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No king was buried as grandly and lavishly as the ancient Egyptian pharaoh and his family. Kings, queens, princes, etc. were buried in stone labyrinths with multiple rooms, every inch of which was decorated and filled with supplies for the afterlife. Egyptian queen Meret-Neith was no exception. Her tomb at Abydos, Egypt, consists of a series of rooms where the 41 servants and courtiers buried with her could care for her after her death. But one of the most impressive finds at the site is a collection of hundreds of clay jars that were once filled with wine, some of which are still sealed. The wine urn was buried with the queen 5,000 years ago. Before her death, Queen Meret-Neith was an incredibly powerful woman, leading some scholars to speculate that she may have been the first female pharaoh. Their status was reflected in the luxury of their grave goods, such as wine urns.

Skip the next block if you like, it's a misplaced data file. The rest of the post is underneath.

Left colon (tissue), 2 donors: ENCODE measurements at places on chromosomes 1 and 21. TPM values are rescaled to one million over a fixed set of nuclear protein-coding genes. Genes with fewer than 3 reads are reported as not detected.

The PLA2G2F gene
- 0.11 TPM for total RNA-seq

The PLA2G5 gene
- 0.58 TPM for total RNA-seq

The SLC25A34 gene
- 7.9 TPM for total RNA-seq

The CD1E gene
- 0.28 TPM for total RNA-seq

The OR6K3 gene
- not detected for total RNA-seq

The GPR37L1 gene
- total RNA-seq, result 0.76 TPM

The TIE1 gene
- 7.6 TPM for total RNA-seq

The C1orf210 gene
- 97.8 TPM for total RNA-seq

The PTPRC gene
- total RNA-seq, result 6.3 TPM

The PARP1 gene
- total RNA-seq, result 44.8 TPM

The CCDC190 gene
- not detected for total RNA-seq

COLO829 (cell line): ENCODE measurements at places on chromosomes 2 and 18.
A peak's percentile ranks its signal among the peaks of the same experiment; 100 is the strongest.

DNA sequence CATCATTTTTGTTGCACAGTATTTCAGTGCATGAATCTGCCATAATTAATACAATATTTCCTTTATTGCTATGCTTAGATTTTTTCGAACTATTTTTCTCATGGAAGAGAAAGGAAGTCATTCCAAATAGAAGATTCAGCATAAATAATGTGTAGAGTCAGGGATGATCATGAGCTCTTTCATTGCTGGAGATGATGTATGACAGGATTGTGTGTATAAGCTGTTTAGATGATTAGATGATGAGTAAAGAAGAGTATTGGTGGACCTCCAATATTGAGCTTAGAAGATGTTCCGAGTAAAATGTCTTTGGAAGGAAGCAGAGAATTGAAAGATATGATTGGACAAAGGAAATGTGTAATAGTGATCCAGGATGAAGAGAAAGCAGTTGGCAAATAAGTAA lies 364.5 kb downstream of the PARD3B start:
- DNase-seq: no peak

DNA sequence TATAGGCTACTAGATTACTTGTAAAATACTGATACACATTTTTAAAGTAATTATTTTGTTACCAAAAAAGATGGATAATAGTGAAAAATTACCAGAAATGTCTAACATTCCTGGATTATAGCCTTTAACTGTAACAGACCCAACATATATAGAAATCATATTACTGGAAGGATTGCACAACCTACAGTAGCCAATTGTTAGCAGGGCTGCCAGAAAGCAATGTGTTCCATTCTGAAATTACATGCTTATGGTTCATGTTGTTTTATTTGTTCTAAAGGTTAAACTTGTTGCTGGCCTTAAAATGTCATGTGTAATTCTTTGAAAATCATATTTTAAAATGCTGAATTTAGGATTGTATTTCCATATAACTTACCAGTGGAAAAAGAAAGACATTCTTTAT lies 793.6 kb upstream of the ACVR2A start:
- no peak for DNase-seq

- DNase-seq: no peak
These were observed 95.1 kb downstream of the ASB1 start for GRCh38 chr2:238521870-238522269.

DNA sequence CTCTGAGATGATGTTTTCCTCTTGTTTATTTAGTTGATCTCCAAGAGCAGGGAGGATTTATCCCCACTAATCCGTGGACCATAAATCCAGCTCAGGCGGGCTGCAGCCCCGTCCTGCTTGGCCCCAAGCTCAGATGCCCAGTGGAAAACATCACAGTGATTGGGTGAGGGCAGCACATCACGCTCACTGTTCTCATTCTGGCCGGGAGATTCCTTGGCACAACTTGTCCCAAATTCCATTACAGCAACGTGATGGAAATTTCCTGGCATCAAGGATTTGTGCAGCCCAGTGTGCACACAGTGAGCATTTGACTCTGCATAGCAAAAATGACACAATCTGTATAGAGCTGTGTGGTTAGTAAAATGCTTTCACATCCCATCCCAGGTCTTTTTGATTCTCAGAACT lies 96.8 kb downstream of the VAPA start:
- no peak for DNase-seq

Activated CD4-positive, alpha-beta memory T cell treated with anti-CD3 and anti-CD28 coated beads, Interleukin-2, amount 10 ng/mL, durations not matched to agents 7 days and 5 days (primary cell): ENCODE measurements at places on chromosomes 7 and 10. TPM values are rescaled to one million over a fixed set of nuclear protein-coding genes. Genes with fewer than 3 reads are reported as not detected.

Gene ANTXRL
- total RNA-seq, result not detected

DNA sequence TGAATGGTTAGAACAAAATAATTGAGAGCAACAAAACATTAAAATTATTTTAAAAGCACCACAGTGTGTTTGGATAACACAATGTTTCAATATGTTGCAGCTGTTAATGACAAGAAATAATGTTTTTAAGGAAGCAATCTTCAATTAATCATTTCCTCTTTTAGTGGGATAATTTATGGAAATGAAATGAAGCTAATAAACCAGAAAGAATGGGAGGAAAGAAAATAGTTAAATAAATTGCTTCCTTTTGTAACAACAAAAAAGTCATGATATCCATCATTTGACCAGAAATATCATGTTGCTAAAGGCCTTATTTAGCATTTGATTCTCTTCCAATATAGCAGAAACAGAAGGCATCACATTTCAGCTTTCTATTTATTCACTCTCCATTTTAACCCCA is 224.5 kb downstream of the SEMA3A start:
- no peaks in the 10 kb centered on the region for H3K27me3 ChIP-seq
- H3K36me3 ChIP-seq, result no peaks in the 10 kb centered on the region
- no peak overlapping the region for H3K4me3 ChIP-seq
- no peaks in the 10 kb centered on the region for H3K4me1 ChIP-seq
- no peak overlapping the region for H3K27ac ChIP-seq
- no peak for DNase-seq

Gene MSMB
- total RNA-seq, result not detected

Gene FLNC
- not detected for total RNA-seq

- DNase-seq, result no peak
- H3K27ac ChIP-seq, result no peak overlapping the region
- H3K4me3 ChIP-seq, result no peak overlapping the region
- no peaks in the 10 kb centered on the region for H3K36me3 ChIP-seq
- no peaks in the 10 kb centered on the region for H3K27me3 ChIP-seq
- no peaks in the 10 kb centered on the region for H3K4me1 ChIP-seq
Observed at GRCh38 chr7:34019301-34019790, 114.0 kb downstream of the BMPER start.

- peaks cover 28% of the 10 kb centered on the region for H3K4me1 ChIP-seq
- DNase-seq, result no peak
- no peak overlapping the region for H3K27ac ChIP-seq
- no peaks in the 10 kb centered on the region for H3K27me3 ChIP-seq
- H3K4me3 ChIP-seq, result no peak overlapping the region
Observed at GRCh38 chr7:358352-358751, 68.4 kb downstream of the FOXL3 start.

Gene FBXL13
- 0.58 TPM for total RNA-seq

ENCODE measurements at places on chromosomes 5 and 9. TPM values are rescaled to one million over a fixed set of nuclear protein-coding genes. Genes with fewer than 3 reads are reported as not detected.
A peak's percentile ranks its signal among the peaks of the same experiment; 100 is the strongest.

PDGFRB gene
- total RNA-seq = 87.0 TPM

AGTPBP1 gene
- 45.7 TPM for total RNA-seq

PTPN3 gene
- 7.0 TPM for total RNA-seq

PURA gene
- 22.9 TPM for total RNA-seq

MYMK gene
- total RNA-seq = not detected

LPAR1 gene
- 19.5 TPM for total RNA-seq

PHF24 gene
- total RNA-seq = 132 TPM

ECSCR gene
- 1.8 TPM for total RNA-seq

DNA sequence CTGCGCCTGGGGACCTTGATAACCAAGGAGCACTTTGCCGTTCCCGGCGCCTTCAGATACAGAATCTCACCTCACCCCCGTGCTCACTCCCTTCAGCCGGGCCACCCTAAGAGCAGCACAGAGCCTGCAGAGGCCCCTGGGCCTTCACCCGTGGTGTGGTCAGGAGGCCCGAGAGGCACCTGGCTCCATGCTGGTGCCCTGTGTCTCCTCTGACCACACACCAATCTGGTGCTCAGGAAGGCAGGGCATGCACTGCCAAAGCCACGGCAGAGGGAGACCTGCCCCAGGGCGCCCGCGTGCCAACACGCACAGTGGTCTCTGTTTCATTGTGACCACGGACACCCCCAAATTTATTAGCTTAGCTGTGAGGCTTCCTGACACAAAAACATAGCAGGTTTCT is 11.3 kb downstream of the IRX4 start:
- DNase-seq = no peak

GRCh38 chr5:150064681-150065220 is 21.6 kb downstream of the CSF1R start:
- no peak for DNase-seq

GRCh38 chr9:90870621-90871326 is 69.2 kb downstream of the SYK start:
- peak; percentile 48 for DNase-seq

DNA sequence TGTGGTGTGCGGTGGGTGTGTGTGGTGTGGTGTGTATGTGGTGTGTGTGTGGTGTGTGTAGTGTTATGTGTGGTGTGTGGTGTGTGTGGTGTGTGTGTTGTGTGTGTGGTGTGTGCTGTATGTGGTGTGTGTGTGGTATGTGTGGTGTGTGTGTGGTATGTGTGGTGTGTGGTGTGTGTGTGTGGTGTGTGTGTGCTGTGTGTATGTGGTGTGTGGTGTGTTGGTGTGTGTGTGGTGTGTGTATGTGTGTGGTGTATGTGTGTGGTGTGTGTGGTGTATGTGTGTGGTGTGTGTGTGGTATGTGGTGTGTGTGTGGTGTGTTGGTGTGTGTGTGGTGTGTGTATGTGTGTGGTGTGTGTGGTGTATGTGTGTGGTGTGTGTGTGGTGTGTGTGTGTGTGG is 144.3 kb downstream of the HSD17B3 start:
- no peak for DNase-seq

Christiana Köhler, director of excavations at the University of Vienna, commented on the remarkable state of preservation of these artefacts: "Given the fact that these are remnants of people's lives and behaviour 5,000 years ago, we are amazed every day by the amazing details discovered during our excavations. Our research includes: It includes perfectly preserved grape seeds, handicrafts, and even footprints in the mud.”

During all this time some of the jars remain sealed. According to a researcher in the field but not connected to the project, Emlyn Dodd, “The discovery of sealed, intact wine jars at Abydos, along with well-preserved grape pips, has the potential to significantly build our understanding of some of the earliest wine production, use, and trade in the ancient Mediterranean and North Africa. Analysis of the residues left inside the jars, for example, could illuminate the chemical composition of the wine that was once inside, revealing its flavour profile and any additive ingredients that were used.”

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